Covid-19 advice sent by text to 1,511 arrivals from Brazil amid new strain

Up to four messages to be sent to each person advising them to self-isolate and arrange a test

The Government is currently advising against all travel to and from countries in South America. Photograph: Brian Lawless/PA Wire

The Government is currently advising against all travel to and from countries in South America. Photograph: Brian Lawless/PA Wire

 

Text messages in both English and Portuguese have been sent to 1,511 travellers who have arrived in Ireland from Brazil in the past 28 day advising that they self-isolate and arrange a Covid-19 test, the Department of Health has said.

Up to four text messages per person have started being sent out to arrivals from Brazil where a new strain of the Covid-19 virus has emerged in recent weeks. It follows the appearance of a more transmissible coronavirus strain in the UK and South Africa.

The Government is currently advising against “all travel to and from countries in South America” while the Minister for Health called on everyone who had arrived from Brazil over the past fortnight to contact their GP to organise a Covid-19 test free of charge and to restrict their movements.

A Department of Health spokeswoman underlined that all passengers arriving into the State were required to fill out a Covid-19 passenger locator form and to present evidence of a negative PCR test.

“In recent days a series of SMS text messages have been sent to 1,511 passengers people who arrived from Brazil in the last 28 days to bring this advice to their attention,” she told The Irish Times. “These text messages were sent in both English and Brazilian Portuguese. The recent arrivals will receive up to four text messages in the 14-day period following their arrival to Ireland.”

Luz Pereira, a member of the Irish branch of Women of Brazil group, said the Government should use social media to inform travellers from Brazil of the updated Covid-19 advice, adding that the Irish Brazilian community relies heavily on Facebook for updates on the pandemic. Ms Pereira flew to Brazil in late December following the death of a family member and returned to Ireland last Friday. She is currently self-isolating and has arranged to take a Covid-19 test. She said airport officials did not ask where she had flown from upon arrival in Dublin but that she has received text messages in English and Portuguese advising that she quarantine following her travels and organise a test.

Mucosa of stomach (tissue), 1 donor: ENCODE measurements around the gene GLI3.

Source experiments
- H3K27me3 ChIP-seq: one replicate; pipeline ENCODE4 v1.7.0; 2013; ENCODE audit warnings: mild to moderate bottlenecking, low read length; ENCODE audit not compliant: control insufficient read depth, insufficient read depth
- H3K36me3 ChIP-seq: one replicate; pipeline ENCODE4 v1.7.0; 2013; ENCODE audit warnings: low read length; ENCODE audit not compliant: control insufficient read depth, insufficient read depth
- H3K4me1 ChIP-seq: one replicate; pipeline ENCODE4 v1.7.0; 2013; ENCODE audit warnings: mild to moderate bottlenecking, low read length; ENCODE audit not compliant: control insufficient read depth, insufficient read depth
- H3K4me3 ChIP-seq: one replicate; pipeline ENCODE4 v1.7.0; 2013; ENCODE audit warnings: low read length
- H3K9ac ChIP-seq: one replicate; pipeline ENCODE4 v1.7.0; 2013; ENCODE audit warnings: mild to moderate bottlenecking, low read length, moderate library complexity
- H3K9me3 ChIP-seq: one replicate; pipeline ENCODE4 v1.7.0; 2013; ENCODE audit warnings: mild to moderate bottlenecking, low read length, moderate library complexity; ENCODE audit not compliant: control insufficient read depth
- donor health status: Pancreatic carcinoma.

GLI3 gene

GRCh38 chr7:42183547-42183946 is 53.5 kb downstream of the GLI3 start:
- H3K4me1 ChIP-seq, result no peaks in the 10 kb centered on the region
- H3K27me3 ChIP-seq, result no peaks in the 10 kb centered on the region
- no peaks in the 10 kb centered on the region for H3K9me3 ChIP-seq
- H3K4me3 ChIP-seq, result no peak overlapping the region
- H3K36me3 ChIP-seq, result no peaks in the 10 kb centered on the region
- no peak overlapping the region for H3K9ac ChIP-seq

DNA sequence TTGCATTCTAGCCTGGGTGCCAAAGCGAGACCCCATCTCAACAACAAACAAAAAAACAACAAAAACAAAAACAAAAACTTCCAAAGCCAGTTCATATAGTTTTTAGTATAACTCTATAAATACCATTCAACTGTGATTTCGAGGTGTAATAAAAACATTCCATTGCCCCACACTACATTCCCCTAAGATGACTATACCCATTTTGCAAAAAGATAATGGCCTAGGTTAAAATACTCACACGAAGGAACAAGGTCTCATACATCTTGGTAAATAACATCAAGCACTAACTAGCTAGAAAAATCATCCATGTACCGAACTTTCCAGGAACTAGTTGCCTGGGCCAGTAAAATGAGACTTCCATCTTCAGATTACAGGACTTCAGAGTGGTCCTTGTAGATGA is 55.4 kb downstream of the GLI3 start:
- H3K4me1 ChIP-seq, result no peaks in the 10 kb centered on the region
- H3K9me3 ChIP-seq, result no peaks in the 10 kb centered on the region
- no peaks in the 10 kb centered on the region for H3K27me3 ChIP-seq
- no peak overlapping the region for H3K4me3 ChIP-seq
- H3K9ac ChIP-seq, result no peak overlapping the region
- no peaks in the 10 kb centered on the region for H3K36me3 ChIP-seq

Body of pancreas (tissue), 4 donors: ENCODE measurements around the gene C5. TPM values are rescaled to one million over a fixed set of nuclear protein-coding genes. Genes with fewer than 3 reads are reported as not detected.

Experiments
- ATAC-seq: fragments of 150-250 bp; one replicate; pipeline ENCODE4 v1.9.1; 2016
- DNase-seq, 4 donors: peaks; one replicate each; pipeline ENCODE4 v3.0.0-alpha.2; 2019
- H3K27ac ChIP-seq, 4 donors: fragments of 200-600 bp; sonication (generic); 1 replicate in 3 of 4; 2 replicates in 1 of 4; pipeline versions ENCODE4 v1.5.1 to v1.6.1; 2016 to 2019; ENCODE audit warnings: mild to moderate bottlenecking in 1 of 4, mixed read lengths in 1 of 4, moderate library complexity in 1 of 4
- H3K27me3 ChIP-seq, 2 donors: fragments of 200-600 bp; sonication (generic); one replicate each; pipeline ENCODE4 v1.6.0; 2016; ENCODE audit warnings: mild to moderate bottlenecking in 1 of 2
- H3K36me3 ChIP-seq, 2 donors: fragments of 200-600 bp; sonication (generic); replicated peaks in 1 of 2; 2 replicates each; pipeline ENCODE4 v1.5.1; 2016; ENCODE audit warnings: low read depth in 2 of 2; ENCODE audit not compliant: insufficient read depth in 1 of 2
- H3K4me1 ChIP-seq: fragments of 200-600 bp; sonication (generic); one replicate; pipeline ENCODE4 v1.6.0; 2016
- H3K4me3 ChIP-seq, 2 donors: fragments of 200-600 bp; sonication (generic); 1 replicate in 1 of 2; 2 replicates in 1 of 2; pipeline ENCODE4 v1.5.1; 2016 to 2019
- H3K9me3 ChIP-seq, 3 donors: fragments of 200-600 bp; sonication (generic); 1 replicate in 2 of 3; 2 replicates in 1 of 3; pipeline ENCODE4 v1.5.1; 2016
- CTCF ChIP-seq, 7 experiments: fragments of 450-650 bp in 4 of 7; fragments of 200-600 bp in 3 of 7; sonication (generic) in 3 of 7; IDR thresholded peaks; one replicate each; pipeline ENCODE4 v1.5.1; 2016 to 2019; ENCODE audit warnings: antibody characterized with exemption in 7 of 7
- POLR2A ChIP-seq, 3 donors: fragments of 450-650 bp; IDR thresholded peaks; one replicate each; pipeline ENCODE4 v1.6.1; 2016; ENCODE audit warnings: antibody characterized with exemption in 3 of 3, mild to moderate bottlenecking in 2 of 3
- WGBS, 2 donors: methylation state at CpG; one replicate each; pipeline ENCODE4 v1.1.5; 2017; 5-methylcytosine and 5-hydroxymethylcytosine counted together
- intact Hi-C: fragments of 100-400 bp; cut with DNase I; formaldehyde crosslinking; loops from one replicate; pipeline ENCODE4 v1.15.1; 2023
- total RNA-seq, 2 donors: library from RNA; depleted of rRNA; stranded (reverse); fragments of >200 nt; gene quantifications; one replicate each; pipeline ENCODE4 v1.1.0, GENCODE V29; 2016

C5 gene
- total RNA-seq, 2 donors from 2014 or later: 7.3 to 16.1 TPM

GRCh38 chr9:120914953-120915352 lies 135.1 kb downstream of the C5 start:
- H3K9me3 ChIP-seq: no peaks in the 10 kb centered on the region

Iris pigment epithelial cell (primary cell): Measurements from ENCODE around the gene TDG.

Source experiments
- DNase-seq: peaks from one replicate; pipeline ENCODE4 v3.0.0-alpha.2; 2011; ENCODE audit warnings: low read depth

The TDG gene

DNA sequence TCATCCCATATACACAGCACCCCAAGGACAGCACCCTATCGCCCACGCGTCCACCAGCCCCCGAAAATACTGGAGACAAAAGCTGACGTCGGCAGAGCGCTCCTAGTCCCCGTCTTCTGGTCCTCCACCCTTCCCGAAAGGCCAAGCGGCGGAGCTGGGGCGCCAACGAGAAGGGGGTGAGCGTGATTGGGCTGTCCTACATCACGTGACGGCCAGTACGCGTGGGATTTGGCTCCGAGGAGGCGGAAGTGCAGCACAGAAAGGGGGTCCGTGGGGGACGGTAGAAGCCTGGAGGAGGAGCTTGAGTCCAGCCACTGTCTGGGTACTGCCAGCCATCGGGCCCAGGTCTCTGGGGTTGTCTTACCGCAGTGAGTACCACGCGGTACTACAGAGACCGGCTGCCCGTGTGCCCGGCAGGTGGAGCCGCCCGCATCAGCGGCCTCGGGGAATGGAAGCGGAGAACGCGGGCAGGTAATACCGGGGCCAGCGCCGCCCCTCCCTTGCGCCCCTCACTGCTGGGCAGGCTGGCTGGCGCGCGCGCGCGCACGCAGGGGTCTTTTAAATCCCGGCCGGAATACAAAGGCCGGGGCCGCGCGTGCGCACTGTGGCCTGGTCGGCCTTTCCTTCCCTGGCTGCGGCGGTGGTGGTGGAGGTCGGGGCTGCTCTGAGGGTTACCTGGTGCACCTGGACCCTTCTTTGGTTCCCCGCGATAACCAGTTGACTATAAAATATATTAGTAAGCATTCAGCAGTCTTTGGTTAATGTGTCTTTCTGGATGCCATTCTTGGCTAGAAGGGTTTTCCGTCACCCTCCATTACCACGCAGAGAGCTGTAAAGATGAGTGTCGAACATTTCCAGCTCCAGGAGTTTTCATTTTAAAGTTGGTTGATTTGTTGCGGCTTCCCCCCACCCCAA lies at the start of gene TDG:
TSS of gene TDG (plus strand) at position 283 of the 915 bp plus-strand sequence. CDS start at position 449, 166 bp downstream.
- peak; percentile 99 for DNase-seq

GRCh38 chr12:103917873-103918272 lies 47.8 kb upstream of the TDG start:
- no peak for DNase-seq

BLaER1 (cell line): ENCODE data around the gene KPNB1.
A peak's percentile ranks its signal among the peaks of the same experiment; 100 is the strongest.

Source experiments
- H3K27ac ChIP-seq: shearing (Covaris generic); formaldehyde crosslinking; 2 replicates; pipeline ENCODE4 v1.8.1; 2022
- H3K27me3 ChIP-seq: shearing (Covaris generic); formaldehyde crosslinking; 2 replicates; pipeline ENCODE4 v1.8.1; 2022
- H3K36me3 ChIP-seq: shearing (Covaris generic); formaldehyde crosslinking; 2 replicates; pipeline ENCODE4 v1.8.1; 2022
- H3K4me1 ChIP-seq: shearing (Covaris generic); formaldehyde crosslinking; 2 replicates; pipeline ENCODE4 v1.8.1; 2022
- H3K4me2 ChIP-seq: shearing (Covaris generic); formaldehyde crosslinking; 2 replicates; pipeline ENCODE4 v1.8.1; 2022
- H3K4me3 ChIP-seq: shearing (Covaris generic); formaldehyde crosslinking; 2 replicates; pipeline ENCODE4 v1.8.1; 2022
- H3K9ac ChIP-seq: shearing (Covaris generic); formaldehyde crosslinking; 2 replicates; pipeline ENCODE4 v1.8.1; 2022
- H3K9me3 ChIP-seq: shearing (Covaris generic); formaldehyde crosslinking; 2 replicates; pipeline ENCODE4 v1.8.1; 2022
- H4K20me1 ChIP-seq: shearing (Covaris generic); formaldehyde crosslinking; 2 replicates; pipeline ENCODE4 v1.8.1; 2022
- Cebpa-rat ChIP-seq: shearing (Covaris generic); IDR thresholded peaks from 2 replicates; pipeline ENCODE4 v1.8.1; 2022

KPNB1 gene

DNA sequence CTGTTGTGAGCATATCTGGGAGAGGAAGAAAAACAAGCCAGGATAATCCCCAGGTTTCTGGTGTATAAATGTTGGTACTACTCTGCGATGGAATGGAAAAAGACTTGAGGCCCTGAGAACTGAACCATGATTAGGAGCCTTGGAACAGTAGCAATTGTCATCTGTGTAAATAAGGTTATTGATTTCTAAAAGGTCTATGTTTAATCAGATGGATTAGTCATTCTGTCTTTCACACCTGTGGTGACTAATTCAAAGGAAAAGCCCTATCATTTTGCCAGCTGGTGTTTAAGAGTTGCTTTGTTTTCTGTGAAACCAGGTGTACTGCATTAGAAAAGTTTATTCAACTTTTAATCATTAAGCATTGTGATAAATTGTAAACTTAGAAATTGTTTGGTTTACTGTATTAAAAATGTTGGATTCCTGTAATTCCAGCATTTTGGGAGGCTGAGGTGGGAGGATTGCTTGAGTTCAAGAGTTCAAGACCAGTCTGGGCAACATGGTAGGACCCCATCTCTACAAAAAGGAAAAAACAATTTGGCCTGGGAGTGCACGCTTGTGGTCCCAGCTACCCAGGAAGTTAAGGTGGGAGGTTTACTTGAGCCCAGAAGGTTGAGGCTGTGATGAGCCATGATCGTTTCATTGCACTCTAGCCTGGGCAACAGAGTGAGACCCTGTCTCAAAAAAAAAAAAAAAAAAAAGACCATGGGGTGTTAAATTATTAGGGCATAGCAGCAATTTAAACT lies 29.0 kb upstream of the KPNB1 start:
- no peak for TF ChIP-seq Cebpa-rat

There is still a lot of confusion around Covid-19 health advice among migrant communities, particularly when people are relying on updates from both their country of origin and Irish media, she said. Migrant frontline workers also remain very nervous about contracting the virus, she adds. “People we’re speaking to aren’t getting the assurances they need that everything is going to be ok. Not everyone is receiving the protective equipment they need and people are very nervous.”

Paulo Azevedo Ribeiro, deputy head of mission at the Brazilian embassy in Dublin, said posting Covid-19 updated advice on Facebook was “very effective” but that embassy officials were also using WhatsApp groups, telephone calls, email and contacting community groups to get the message out. “Strictly following restrictions and health recommendations are in everyone’s mind, there is no doubt about it,” Mr Azevedo Ribeiro said. “Everyone we’ve spoken to is very committed and engaged.”

Valeria Aquino, Integration Officer with the Immigrant Council of Ireland who also runs the Association of Brazilian Families in Ireland, says language schools and student unions must also play a role in disseminating information among students.

“Most Brazilians here are language students and their first point of connection is their school. I think focusing on getting information out through schools and the international language students union is the most efficient way.”

Ms Aquino agrees that migrant communities can become confused by mixed health messaging around Covid-19 coming from Ireland and their country of origin. “There’s plenty of online information and media groups but it’s hard to know which is the reliable one. That can be a big challenge. And the longer you stay here the more you feel you should be connected to the national media so you know what’s going on.”

Ms Aquino says Brazilians in Ireland have been hit “really hard” by the virus given that so many work in frontline roles such as retail and childcare. “A lot of people have come to us looking for basic information like where they can get food or how to access the health system. We’ve also had a lot of cases of domestic violence and women trying to access these services without fluent English. All of this makes the Covid situation harder for migrants.”